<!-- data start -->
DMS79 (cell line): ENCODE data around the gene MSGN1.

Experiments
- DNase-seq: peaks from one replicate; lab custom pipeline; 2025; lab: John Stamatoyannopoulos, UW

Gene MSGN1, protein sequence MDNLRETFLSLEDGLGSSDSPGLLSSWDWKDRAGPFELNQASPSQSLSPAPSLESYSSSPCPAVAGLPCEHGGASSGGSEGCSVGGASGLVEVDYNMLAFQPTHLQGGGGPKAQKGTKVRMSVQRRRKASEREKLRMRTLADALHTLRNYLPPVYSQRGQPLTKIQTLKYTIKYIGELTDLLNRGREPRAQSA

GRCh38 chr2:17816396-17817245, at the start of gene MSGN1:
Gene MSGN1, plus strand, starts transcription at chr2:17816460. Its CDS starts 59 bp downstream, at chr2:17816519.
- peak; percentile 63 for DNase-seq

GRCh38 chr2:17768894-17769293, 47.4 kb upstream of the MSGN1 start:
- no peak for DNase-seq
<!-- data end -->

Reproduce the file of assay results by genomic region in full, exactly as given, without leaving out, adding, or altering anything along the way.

DMS79 (cell line): ENCODE data around the gene MSGN1.

Experiments
- DNase-seq: peaks from one replicate; lab custom pipeline; 2025; lab: John Stamatoyannopoulos, UW

Gene MSGN1, protein sequence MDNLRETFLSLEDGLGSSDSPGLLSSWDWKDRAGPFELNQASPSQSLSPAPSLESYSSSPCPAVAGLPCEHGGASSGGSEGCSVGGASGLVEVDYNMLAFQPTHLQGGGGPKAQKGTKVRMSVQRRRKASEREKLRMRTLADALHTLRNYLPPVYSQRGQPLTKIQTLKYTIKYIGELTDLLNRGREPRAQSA

GRCh38 chr2:17816396-17817245, at the start of gene MSGN1:
Gene MSGN1, plus strand, starts transcription at chr2:17816460. Its CDS starts 59 bp downstream, at chr2:17816519.
- peak; percentile 63 for DNase-seq

GRCh38 chr2:17768894-17769293, 47.4 kb upstream of the MSGN1 start:
- no peak for DNase-seq